And the Weenies Are . . .
Celebrating The Style Invitational’s Fifth Anniversary
By Gathering Its Best, Most Loyal Contestants,Treating Them Like Dirt, And Making Them Be Funny on the Spot
By Frank Ahrens, Washington Post Staff Writer
@1998, The Washington Post
March 8, 1998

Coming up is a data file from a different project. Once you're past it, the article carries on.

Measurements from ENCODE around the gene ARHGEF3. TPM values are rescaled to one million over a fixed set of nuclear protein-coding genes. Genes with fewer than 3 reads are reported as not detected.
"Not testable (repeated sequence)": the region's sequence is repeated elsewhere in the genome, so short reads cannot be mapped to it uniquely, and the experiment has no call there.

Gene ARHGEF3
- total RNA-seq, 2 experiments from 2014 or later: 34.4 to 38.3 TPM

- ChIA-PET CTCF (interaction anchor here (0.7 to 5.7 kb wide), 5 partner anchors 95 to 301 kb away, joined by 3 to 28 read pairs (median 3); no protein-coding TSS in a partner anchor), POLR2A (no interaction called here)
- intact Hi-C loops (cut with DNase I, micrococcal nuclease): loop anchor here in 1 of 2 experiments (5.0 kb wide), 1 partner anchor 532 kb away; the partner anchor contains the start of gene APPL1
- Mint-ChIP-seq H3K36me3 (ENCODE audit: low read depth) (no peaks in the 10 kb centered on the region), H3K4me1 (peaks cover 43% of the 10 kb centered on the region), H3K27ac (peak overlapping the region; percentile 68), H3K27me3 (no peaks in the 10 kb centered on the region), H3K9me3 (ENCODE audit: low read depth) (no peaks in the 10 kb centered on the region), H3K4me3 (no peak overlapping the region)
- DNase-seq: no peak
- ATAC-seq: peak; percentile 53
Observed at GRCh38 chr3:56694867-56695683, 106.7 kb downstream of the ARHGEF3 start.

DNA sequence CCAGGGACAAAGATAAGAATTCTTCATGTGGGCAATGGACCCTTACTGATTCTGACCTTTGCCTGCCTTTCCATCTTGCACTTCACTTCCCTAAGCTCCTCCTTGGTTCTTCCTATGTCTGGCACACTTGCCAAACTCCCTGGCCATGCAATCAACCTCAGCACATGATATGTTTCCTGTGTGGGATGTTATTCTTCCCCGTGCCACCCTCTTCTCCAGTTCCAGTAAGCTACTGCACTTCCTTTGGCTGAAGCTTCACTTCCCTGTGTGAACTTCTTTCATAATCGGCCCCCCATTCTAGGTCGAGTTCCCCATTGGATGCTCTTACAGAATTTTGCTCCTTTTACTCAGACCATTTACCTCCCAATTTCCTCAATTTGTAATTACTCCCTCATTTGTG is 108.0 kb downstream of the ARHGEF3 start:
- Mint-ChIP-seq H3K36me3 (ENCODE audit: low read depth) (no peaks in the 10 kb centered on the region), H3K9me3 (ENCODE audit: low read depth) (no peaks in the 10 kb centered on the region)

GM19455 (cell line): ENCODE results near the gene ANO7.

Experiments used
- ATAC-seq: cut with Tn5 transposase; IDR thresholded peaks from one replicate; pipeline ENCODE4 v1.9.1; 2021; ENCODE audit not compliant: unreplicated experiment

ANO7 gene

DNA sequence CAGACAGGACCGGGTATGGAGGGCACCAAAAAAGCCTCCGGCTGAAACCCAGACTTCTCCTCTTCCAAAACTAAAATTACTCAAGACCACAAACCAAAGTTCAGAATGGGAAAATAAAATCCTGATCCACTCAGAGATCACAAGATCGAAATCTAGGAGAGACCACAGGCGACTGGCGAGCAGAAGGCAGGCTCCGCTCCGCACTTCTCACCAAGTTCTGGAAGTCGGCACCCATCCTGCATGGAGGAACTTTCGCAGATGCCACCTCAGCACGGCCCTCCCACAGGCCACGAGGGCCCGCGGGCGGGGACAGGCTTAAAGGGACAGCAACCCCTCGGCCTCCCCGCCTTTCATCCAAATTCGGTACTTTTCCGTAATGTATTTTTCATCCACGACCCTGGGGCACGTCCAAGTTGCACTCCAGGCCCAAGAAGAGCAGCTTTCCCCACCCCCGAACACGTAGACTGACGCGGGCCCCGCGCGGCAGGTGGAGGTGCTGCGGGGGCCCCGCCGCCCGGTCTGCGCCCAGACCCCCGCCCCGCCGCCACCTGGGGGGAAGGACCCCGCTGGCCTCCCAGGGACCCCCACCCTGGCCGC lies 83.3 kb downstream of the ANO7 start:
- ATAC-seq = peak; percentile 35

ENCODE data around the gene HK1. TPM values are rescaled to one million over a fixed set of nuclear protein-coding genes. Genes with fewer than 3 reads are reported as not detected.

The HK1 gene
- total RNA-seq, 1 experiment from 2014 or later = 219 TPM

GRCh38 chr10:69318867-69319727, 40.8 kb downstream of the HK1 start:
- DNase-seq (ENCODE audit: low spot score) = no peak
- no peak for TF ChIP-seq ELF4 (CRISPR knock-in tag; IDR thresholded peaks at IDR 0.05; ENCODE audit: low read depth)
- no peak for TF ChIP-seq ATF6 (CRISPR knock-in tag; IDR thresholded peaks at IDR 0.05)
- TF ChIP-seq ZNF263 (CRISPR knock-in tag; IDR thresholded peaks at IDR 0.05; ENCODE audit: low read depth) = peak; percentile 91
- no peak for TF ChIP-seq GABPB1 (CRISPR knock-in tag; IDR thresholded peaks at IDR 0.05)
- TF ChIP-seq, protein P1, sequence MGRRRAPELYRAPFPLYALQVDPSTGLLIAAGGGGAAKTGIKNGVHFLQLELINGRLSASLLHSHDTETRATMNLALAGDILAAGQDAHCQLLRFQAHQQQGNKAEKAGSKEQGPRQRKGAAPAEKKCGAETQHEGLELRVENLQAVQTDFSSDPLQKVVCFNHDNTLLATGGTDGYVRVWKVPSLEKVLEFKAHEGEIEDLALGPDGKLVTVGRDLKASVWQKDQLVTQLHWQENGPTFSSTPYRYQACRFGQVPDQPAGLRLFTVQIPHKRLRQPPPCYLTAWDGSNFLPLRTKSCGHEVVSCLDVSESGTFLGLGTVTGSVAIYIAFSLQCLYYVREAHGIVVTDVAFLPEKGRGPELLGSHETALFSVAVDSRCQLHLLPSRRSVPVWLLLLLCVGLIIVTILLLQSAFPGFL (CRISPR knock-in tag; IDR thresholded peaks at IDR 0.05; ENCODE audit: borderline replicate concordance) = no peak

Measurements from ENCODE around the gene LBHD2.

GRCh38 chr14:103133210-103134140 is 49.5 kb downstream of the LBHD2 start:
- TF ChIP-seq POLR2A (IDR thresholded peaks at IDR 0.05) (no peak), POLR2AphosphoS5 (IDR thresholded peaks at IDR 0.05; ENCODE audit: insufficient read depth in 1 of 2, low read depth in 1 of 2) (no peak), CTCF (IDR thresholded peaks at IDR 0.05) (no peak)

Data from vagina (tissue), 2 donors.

Talk about cheap laughs.Five years ago this week The Washington Post inaugurated a humor contest, The StyleInvitational, that features entries from readers. We print the results on the back of this page. Thereaders write gags both puerile and sublime, jokes that ingeniously combine the brittle wit of Evelyn Waugh with the finest elements of the poopy-doody genre. It has developed an avidfollowing. Moreover, it is frequently the best intentional humor in The Post.If the contestants were employed here they would collectively earn a six-figure salary, havedining privileges in the famed Washington Post cafeteria (motto: "The finest in tepid steam-tablecuisine") and enjoy the full protection of the First Amendment.Instead, they work for bumper stickers and T-shirts that probably cost fractions of pennies toproduce in Far East sweatshops with working conditions that make a chicken abattoir appearprogressive. The Holy Grail of their efforts, the so-called grand prize awarded each week, hasincluded a plastic pig that dances to "La Cucaracha," a shark fetus in a bottle and a rubber replicaof a diseased prostate gland.They are slave labor. They get no respect. Even their names are presented parenthetically.To apologize for their years of systematized abuse, we invited the 12 all-time Style Invitationalwinners, the stars of the contest, to The Post to celebrate their accomplishment.They thought there would be party hats and cake and champagne. They thought there would bespeeches and testimonials. They thought publisher Donald Graham would arrive and, weepingwith gratitude, offer them all high-paying, lifetime positions on the Editorial Board.Ha ha ha.That wouldn't have been The Style Invitational way of doing things. We made them wait anhour, then packed them into a tiny conference room, force-fed them bad Chinese takeout,switched on a tape recorder and commanded them to be funny. For more than an hour, wepeppered them with questions carefully crafted to elicit the maximum possible comedic results.They might not agree with that, but "they" are not writing this article. They struggled heroically